Can robots feel love? Roboto certainly does.

Whether or not robots will one day be able to feel love remains to be seen, but that doesn’t stop developer Fenix Fire from making it the driving force behind smartphone platformer Roboto. Over a series of short, testing levels, our hoverboarding hero is hunting down the robotic girl of his dreams.

It would appear, however, that fate stands in his way at every turn, as enemies constantly try to stop him in his tracks and tricky jumps and obstacles are commonplace. If only the controls were a little tighter, this would be an essential journey of metallic madness.

Roboto is your standard platformer with a few special tricks up its sleeve. Using his jet-powered hoverboard, the protagonist can make huge leaps into the air, float along horizontal planes, and scale high walls to reach his love.

Implementing a concept similar to that seen in Yoshi’s Island games, Roboto can jump and then hover along at a set height from a moment, allowing him to pass safely through tight gaps, or collect a line of powerballs that are floating in the air. Learning to master this technique is fairly simple and leads to some great platforming action. This is then coupled with the ability to leap against a wall, and then hold up and boost to fly up the side and over the top, providing the necessary abilities for some frantic level design.

Every now and again Roboto will also hit walls of light that reverse gravity, sending him shooting to the ceiling. Having to then couple all you’ve learnt about floating and climbing walls with the added difficulty of doing it all upside-down is interesting indeed, especially when trying to power through a level at full speed. And that’s not all – enemies appear frequently and Roboto needs to either bop them on the head or fire his laser gun to take them out. Shooting uses energy, however, and if he runs out, he’ll need to collect more throughout the level.

All this action is set against some of the most gorgeous backdrops we’ve seen to date on a smartphone. Most of the time you’re moving so quickly that you won’t have time to take it all in, but it’s great to see so much effort put into creating such a glorious world.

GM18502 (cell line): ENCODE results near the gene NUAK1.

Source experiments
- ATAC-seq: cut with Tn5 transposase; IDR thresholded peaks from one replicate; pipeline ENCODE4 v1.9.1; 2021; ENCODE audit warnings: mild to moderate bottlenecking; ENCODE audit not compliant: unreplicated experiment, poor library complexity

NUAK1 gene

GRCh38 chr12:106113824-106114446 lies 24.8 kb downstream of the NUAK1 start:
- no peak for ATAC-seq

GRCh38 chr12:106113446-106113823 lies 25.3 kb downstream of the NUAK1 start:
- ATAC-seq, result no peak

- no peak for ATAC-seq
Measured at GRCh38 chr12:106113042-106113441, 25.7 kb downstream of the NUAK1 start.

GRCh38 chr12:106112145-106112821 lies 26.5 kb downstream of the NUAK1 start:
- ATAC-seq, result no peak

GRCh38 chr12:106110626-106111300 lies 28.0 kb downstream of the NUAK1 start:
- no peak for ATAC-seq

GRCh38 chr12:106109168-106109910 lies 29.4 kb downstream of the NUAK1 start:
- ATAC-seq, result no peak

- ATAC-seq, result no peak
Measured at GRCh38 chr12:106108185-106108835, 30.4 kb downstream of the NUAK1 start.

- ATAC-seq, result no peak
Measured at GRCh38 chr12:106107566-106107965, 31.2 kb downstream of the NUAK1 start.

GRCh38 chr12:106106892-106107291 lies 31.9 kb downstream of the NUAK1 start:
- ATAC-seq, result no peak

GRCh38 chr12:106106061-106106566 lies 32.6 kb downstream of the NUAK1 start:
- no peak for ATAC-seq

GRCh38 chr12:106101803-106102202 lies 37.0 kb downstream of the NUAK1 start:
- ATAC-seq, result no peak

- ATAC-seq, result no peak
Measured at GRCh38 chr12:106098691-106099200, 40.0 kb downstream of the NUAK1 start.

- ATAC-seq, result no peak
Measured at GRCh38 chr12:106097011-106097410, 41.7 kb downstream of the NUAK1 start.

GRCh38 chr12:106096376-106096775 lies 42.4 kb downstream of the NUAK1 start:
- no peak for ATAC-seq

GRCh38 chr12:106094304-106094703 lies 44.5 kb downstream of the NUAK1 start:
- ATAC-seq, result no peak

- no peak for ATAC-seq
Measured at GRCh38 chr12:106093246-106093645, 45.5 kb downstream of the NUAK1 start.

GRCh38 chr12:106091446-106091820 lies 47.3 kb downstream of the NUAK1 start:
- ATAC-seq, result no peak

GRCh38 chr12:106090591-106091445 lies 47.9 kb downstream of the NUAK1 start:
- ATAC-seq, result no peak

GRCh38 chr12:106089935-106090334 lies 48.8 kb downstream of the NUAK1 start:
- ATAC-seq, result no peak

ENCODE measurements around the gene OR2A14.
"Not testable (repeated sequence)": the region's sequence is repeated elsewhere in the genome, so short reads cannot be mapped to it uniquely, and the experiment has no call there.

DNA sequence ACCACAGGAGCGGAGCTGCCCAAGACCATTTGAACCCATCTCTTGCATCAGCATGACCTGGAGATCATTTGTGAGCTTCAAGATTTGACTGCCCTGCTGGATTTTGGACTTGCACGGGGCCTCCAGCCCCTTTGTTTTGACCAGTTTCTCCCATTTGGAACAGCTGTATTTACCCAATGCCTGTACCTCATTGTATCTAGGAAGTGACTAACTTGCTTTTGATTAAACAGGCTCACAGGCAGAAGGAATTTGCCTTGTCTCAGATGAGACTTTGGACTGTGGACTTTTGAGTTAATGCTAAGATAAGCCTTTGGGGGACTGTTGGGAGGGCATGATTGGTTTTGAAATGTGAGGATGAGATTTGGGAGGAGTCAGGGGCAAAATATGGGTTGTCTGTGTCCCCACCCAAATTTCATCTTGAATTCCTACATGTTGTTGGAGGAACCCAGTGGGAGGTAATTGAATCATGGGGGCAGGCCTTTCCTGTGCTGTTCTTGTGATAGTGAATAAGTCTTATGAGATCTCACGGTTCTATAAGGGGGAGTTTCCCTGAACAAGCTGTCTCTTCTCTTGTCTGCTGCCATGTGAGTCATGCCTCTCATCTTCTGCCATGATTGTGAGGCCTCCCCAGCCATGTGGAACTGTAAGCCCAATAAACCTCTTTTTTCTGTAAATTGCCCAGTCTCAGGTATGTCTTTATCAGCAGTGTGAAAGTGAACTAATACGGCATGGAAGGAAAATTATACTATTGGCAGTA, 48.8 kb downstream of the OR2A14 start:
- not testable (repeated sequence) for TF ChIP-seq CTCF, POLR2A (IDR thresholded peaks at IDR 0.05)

Roboto

Roboto

What’s not so great, however, is the floaty and somewhat frustrating controls. The game using a virtual d-pad to get Roboto on his way, but it doesn’t have the greatest feel. It’s next to impossible to simply stop on the spot, with our hero floating just that little bit too far even if you completely remove your thumb from the touchscreen. We also found moving him around to be rather fiddly at times. For a game that requires you do some precise movements and jumps later on, this isn’t a great combination.

There’s one particular element of the save system that we didn’t enjoy either. There are three giant cogs in each level, and collecting these should be enjoyable. However, if you hit a checkpoint part way through a level, then you end up biting the dust, the game removes all the cogs you collected – even the ones you grabbed before the checkpoint. This means that if you’re on a mission to grab all the cogs the checkpoints are utterly pointless, as you’ll have to start the level all over again to grab the ones which came before.

With plenty of levels to play through and online leaderboards to master, we’ll be playing Roboto for a good while longer. It’s just a shame that those controls couldn’t be a little tighter.